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Some pics of yesterday's progress - glued the headstock faceplate on, made a custom piece to press it on from scrap, four rivets used as positioning pins. Easy to pull out and cheap.

Decided against the thickness planer and made a small shooting board of sorts for the router and routed the fretboard to 7mm. Removed the routing marks with a plane :party clamped a ruler to the center line and marked the fret positions. Used an angle and the marking knife to score the lines, lightly cut with the fret saw, and planed the fretboard to final size (43-56):party Making progress I think, a pic of the shaving also included :), then re-cut with fret saw. I've used a piece of binding glued to the saw to act as a depth stop, 2,5mm, that worked fine, but I'll have to redo the cuts after radiusing.

Not in the pics, I made crude holder for cutting the binding ledge, but have yet to test it, preferably not on the actual guitar. :)

I still have no idea what pickups to use on this....

23895143127_1daf23b17b_z.jpg58 by Goran P, on Flickr

23895144107_d476b81e15_z.jpg59 by Goran P, on Flickr

24886812198_304f389806_z.jpg60 by Goran P, on Flickr

24886811918_2d6bf9fa53_z.jpg61 by Goran P, on Flickr

24886811738_1f4a82cfe1_z.jpg62 by Goran P, on Flickr

24886811328_6b80b2e7cd_z.jpg63 by Goran P, on Flickr

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We've had the first snow of the season this weekend, but I still managed to make some small progress. Rough cut the headstock to thickness with some material to spare, rough cut the neck taper and glued the fretboard on. It's probably an overkill, but I like to glue a small filler piece over the adjuster nut, I just don't like the feeling of fretboard having a hollow spot that close to the nut.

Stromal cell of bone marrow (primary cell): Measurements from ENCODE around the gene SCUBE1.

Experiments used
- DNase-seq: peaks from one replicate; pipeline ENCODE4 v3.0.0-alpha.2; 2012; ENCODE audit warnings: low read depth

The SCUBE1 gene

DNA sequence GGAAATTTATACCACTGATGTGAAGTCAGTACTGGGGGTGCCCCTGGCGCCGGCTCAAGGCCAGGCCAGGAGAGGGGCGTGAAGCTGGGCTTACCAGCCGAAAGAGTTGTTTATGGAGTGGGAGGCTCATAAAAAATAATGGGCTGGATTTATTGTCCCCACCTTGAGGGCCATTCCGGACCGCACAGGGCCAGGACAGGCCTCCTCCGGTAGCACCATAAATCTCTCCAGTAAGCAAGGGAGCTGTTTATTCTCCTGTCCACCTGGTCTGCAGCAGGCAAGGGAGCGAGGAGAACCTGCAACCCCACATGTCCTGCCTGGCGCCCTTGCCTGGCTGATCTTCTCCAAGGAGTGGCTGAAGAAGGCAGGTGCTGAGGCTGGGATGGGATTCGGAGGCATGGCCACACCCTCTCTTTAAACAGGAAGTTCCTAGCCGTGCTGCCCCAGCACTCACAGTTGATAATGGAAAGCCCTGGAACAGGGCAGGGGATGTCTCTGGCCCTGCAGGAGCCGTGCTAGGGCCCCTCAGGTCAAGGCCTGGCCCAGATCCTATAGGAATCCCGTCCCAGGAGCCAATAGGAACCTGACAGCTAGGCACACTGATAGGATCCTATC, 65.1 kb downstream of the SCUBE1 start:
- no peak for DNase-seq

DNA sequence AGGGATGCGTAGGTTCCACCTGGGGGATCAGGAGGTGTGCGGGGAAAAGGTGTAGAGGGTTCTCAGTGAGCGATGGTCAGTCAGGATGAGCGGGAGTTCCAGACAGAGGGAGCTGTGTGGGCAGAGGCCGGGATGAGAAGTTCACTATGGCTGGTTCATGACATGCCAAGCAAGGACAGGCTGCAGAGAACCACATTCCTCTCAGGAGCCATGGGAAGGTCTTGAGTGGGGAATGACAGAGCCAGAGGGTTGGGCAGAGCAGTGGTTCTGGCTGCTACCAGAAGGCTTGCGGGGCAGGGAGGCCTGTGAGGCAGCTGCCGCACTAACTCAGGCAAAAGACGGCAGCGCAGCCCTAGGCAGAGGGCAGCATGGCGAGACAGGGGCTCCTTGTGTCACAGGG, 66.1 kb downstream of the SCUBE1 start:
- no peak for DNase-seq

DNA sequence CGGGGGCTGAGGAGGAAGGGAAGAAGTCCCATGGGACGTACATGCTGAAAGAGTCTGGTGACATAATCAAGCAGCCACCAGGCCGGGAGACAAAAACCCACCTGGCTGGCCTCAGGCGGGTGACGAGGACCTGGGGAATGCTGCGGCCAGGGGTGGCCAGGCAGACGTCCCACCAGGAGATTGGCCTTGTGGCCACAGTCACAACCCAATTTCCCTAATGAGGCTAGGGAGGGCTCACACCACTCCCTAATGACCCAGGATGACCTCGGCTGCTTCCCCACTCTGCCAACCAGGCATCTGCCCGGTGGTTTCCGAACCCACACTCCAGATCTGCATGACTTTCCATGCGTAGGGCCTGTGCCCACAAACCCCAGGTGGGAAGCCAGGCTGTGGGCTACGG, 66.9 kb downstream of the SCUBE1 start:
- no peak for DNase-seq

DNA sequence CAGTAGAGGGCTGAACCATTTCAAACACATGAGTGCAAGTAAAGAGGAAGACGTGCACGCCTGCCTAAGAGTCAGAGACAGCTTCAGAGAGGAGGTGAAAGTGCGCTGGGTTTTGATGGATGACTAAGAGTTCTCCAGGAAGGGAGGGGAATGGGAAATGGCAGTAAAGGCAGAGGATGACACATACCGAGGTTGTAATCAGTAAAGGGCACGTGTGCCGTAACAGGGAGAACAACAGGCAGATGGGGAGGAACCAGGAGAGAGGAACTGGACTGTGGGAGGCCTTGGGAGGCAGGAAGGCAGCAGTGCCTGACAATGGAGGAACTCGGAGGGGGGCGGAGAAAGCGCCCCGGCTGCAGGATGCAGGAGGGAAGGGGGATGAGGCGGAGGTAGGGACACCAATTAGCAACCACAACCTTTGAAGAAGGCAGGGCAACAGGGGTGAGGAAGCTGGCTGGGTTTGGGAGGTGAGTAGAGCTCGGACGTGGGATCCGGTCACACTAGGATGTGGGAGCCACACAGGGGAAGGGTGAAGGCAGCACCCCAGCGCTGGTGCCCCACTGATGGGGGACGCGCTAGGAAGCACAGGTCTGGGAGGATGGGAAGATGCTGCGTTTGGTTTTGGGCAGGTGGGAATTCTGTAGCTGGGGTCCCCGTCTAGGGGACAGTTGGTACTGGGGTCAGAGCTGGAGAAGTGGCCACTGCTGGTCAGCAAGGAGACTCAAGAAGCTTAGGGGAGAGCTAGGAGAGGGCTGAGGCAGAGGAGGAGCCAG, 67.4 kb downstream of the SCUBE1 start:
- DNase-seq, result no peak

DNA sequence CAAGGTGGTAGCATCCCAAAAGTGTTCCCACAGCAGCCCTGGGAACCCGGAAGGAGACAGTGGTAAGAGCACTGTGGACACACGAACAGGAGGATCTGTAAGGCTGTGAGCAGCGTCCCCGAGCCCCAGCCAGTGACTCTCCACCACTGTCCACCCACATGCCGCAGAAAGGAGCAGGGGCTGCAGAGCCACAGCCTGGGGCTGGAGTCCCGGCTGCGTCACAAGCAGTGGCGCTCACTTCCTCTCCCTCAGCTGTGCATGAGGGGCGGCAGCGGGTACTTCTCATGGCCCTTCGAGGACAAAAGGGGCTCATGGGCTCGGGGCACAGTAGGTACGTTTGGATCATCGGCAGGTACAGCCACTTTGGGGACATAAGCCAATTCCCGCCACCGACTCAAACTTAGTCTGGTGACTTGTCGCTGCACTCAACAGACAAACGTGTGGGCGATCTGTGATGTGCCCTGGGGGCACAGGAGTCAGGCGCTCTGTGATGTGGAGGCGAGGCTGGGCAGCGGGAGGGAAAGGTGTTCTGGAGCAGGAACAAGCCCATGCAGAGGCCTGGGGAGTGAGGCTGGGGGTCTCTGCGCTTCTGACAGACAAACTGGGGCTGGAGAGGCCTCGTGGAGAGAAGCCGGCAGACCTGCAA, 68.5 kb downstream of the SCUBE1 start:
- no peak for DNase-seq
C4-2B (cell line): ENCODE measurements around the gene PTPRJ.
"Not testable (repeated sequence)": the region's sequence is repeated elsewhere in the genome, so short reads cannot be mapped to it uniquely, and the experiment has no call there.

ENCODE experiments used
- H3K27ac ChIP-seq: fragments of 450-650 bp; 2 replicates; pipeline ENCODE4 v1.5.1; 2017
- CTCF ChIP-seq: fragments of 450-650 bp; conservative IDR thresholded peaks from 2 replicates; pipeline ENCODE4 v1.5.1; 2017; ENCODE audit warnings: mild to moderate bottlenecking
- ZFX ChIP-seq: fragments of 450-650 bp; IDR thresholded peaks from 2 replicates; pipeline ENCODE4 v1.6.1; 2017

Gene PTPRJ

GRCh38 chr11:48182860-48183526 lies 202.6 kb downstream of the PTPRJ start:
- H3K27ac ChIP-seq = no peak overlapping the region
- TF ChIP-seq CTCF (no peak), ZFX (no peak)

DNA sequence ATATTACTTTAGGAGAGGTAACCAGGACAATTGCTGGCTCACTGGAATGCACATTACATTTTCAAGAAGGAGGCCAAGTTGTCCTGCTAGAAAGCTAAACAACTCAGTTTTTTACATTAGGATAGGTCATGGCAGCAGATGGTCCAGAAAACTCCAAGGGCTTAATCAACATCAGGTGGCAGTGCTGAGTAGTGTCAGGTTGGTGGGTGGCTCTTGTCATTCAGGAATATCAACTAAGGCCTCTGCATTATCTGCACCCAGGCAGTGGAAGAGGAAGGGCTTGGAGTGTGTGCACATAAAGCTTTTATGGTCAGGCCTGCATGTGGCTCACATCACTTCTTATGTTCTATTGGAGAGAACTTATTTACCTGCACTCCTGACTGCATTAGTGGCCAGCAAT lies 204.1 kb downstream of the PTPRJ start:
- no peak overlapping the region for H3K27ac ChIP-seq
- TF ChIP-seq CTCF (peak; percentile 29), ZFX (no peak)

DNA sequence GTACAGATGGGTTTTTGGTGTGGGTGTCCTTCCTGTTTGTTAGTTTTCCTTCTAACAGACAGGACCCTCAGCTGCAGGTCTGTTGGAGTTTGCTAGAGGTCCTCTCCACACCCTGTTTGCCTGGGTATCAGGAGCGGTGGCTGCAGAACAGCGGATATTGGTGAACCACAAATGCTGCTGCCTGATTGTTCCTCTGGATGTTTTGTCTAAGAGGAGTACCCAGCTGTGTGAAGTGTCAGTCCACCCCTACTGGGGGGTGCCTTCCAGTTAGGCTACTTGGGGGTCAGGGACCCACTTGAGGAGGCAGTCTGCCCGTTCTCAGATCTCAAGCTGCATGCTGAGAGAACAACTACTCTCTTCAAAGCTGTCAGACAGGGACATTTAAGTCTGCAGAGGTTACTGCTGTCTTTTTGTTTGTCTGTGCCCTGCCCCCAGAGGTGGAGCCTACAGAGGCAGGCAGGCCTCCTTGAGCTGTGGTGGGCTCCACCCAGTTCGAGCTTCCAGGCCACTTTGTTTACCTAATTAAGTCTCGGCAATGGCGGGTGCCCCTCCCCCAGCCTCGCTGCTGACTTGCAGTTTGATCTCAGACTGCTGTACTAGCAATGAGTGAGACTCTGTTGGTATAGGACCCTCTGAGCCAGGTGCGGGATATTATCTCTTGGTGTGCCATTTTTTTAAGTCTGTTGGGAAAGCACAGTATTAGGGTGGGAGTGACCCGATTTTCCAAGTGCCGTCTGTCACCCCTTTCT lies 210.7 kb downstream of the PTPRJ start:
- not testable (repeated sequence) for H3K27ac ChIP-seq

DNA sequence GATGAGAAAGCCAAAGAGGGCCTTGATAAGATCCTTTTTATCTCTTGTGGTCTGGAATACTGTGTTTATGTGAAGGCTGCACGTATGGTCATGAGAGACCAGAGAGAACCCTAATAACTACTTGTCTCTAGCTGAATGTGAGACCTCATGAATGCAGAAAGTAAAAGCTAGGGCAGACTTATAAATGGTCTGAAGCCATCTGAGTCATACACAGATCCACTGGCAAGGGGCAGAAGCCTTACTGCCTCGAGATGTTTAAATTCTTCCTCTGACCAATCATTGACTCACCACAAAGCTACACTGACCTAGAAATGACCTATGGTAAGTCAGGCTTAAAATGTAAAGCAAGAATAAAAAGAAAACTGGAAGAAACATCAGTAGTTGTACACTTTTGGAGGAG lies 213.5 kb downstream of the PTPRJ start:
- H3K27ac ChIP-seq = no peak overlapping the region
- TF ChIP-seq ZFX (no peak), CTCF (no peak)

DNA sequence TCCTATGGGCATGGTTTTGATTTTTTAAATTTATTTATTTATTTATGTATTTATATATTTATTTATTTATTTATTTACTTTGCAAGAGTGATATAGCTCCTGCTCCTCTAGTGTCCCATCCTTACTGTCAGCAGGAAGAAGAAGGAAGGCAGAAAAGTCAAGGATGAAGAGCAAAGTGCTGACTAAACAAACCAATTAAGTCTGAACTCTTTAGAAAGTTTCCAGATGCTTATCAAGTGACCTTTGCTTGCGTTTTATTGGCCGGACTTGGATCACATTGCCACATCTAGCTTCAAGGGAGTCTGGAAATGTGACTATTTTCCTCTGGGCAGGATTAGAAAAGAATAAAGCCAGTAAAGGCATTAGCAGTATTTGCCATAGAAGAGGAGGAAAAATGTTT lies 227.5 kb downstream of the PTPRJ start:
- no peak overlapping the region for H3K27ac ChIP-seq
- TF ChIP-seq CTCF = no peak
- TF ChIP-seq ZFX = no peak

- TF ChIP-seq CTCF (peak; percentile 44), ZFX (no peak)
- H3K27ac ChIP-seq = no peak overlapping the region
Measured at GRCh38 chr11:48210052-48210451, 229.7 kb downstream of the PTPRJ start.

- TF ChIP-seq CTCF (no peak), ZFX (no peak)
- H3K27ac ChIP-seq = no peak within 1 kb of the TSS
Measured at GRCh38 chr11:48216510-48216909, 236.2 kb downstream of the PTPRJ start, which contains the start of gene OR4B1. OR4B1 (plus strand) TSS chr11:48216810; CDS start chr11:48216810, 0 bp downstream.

I opted not to plane the face plate flush with the neck fretboard surface, instead I used a file to get the edge to 90 degress , so it holds the nut. A piece of wax paper is protecting the adjuster nut from the excess glue.

24953148118_2af9de8e1a_z.jpg64 by Goran P, on Flickr

24953148508_a57c9435b7_z.jpg65 by Goran P, on Flickr

24953147808_5c784fd7d6_z.jpg66 by Goran P, on Flickr

38109555814_b955292980_z.jpg67 by Goran P, on Flickr

24953148248_85b51e2c60_z.jpg68 by Goran P, on Flickr

38794784922_3b0d735755_z.jpg69 by Goran P, on Flickr

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The snow is gone, but the cold remains...should ask Santa for a heater for the shop... Anyway, between the work and driving my son to basketball I trimmed the neck taper and set the neck thickness at 15mm (+fretboard of course) at the 1st and 16.5mm at 12th fret. Marked the volute and the heel, and started cutting the volute with a chisel. The tenon part of the neck is not trimmed, I should perhaps make a template for that, as it's sides are parallel (56mm wide). Need to plane down the fretboard 1mm too and start the radius.

Ordered the pearloid dots, and experimenting with ways of ebonising the fretboard. For the headstock inlay, I bought some liquid pearl material, will test it first. Could come in handy for a signature or thin lines.

My bridge arrived yesterday, looks pretty good, will post some pics, but it's block seems too light. I could perhaps machine a brass one or have one made. I already wanted to make a brass block claw for it anyway.

38857833552_2c79fcfd06_z.jpg70 by Goran P, on Flickr